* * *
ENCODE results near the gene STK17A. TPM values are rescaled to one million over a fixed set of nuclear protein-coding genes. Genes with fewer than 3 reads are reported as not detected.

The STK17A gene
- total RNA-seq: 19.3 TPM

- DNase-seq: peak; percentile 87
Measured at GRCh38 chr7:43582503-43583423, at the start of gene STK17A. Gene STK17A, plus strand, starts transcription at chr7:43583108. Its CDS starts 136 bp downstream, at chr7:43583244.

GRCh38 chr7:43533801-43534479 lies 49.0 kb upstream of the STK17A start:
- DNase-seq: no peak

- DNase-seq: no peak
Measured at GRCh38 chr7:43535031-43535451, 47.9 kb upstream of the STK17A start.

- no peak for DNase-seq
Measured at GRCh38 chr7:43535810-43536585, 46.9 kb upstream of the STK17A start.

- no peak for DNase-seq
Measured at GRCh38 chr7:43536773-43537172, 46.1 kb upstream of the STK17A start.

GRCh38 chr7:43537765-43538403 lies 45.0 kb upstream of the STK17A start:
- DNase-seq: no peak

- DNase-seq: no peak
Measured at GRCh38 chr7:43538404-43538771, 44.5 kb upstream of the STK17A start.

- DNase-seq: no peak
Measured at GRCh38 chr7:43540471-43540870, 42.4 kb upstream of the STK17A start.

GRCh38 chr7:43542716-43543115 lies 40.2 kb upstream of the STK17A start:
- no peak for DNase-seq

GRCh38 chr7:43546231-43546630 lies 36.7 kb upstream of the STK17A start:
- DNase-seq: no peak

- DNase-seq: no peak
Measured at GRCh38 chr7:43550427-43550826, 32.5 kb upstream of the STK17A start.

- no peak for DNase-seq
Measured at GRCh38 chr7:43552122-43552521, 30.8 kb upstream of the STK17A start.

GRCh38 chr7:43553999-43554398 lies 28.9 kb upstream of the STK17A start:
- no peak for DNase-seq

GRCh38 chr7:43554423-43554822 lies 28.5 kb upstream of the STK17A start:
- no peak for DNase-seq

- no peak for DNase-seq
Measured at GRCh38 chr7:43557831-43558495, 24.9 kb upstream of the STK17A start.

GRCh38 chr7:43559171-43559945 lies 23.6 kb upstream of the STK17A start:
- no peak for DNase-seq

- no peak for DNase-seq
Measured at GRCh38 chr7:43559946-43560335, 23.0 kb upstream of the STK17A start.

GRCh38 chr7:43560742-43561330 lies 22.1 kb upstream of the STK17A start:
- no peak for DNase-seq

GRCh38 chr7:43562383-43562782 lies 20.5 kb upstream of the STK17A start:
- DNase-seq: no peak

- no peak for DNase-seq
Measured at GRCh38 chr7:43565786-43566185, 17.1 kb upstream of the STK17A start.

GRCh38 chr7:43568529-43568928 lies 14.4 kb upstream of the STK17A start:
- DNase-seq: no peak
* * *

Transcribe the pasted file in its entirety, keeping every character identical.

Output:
ENCODE results near the gene STK17A. TPM values are rescaled to one million over a fixed set of nuclear protein-coding genes. Genes with fewer than 3 reads are reported as not detected.

The STK17A gene
- total RNA-seq: 19.3 TPM

- DNase-seq: peak; percentile 87
Measured at GRCh38 chr7:43582503-43583423, at the start of gene STK17A. Gene STK17A, plus strand, starts transcription at chr7:43583108. Its CDS starts 136 bp downstream, at chr7:43583244.

GRCh38 chr7:43533801-43534479 lies 49.0 kb upstream of the STK17A start:
- DNase-seq: no peak

- DNase-seq: no peak
Measured at GRCh38 chr7:43535031-43535451, 47.9 kb upstream of the STK17A start.

- no peak for DNase-seq
Measured at GRCh38 chr7:43535810-43536585, 46.9 kb upstream of the STK17A start.

- no peak for DNase-seq
Measured at GRCh38 chr7:43536773-43537172, 46.1 kb upstream of the STK17A start.

GRCh38 chr7:43537765-43538403 lies 45.0 kb upstream of the STK17A start:
- DNase-seq: no peak

- DNase-seq: no peak
Measured at GRCh38 chr7:43538404-43538771, 44.5 kb upstream of the STK17A start.

- DNase-seq: no peak
Measured at GRCh38 chr7:43540471-43540870, 42.4 kb upstream of the STK17A start.

GRCh38 chr7:43542716-43543115 lies 40.2 kb upstream of the STK17A start:
- no peak for DNase-seq

GRCh38 chr7:43546231-43546630 lies 36.7 kb upstream of the STK17A start:
- DNase-seq: no peak

- DNase-seq: no peak
Measured at GRCh38 chr7:43550427-43550826, 32.5 kb upstream of the STK17A start.

- no peak for DNase-seq
Measured at GRCh38 chr7:43552122-43552521, 30.8 kb upstream of the STK17A start.

GRCh38 chr7:43553999-43554398 lies 28.9 kb upstream of the STK17A start:
- no peak for DNase-seq

GRCh38 chr7:43554423-43554822 lies 28.5 kb upstream of the STK17A start:
- no peak for DNase-seq

- no peak for DNase-seq
Measured at GRCh38 chr7:43557831-43558495, 24.9 kb upstream of the STK17A start.

GRCh38 chr7:43559171-43559945 lies 23.6 kb upstream of the STK17A start:
- no peak for DNase-seq

- no peak for DNase-seq
Measured at GRCh38 chr7:43559946-43560335, 23.0 kb upstream of the STK17A start.

GRCh38 chr7:43560742-43561330 lies 22.1 kb upstream of the STK17A start:
- no peak for DNase-seq

GRCh38 chr7:43562383-43562782 lies 20.5 kb upstream of the STK17A start:
- DNase-seq: no peak

- no peak for DNase-seq
Measured at GRCh38 chr7:43565786-43566185, 17.1 kb upstream of the STK17A start.

GRCh38 chr7:43568529-43568928 lies 14.4 kb upstream of the STK17A start:
- DNase-seq: no peak